When Sonia Leigh was seven, and already getting to be quite the expert on adversity, she and her mum set off from the family's broken home for the middle of nowhere Alabama. It was an early lesson for a future troubadour in turning hardship into potential.
The upshot was a conversation with a major label guy and a business card that Sonia picked up again at 17, leading her to her first album 'Remember Me,' recorded in her then-manager's basement in Atlanta. Sure, it was raw, and it's long out of print. But right there were the pencil sketches for a truly singular career in roots music and beyond.
Twenty years later, Sonia Leigh is reaping the rewards of a lifetime paying so many dues that she really did go for broke. And on her second album of 2018 alone, it all reaches critical mass with 'Sonia Leigh & Friends,' recorded in the hallowed surroundings of Abbey Road Studio 3 and as live and direct a record as you'll hear all year.
To go back one chapter in an ever-evolving storybook, January 2018 saw Leigh's latest album of new studio compositions, 'Mad Hatter.' Here, she was set on expanding her core roots-Americana sound and its traces of blues, soul and rock, to embrace even more of her myriad influences. A dyed-in-the-wool devotee of such figureheads as Loretta Lynn and Bruce Springsteen, this time she wanted to open up to some more recent inspiration.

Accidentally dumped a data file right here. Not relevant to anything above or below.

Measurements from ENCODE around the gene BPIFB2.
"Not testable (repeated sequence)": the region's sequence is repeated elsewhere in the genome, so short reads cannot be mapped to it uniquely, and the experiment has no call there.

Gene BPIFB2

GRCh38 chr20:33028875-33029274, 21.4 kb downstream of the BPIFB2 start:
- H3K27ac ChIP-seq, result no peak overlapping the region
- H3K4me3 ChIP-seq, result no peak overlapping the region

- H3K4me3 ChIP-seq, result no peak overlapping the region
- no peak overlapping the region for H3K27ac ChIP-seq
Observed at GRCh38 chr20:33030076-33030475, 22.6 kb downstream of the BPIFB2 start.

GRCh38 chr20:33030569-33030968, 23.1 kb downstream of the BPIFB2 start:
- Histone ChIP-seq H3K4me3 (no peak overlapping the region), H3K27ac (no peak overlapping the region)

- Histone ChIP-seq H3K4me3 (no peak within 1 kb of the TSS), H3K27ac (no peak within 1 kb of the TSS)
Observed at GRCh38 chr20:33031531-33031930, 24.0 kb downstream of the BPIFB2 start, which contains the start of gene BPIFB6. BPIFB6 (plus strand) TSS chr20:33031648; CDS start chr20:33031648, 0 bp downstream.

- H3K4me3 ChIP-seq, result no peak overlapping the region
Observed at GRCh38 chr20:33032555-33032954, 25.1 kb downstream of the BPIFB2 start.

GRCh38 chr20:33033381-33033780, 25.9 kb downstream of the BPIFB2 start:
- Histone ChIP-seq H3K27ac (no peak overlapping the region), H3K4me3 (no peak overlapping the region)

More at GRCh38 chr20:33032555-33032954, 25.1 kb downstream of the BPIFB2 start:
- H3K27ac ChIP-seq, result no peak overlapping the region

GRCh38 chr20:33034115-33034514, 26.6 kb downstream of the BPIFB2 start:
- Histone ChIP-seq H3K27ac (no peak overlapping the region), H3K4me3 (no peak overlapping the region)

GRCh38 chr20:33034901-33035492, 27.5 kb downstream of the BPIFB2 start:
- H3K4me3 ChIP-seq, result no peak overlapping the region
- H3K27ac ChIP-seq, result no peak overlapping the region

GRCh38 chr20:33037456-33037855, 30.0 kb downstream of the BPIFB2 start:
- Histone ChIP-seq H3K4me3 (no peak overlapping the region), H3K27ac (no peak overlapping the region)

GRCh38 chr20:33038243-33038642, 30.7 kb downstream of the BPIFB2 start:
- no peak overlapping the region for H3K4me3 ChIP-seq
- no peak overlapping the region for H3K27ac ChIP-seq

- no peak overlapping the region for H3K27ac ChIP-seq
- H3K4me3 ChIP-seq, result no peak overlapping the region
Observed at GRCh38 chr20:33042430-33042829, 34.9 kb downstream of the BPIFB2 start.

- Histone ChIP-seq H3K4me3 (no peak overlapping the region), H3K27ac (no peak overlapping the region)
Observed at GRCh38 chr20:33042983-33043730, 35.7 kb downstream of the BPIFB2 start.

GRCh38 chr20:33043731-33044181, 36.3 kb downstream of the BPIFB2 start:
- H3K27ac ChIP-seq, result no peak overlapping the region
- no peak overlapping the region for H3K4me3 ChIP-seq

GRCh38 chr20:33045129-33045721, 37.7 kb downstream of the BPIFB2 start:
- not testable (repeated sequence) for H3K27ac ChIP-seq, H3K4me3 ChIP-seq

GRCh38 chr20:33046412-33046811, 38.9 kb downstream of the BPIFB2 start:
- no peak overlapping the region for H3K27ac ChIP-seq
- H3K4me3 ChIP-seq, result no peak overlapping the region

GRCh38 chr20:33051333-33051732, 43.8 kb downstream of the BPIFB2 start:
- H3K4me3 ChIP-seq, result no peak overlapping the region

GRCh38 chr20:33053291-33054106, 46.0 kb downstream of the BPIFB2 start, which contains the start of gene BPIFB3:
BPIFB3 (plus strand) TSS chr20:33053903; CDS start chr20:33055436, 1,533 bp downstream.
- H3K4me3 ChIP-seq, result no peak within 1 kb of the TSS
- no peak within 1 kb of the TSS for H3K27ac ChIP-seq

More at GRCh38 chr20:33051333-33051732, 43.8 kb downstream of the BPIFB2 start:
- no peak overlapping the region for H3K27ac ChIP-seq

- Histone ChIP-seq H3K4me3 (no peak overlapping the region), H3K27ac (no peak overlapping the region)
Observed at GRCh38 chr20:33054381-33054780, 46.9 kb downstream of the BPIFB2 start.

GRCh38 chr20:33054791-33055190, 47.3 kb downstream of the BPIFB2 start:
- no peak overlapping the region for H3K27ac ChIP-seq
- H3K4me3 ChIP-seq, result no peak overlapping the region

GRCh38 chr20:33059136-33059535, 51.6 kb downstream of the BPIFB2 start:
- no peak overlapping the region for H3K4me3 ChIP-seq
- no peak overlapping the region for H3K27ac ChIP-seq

The album includes versions of three of the new songs from 'Mad Hatter' as well as 'Bar' and the anthemic live staple 'My Name Is Money.' Both of those are from '1978 December,' the album Leigh released on 2011 on Zac Brown's Southern Ground label. “I wanted to be able to bring that song back to life, and what better way?” she says. “To a lot of people it's brand new.”
By the '90s, grunge was in the mix too, sitting happily alongside her country favourites. Leigh may have been the only person in town who loved George Strait and Hole in equal measure. “In my teens, I got into Alice In Chains, Alanis Morrisette, the Cranberries, Sheryl Crow, Smashing Pumpkins, Nirvana and Hole,” she explains. “That completely fed my fire. I’m a huge fan of Tupac, too. My mum and I were really poor and came up in a hard place, so I really resonated with his lyrics. Then I left home and was on my own at 17, and really had to hustle a lot.”
Another inspiration, both in music and as a guiding light of female independence, was Melissa Etheridge, and just like with Willie Nelson, she would go from fan to collaborator. In March 2018, Sonia set sail from Florida to the Caribbean and back as one of the performers on the Melissa Etheridge Cruise. “I learned how to play guitar studying her records,” says Leigh.
'Sonia Leigh & Friends' is the latest evidence of a career on an old-fashioned, hype-free upward curve. “I put every single cent into continuing forwards as an independent artist,” she says. “If you don't work hard to put everything you've got into it, then you might as well go and do something else, you know? I feel like the work I've done is paying off, for sure.”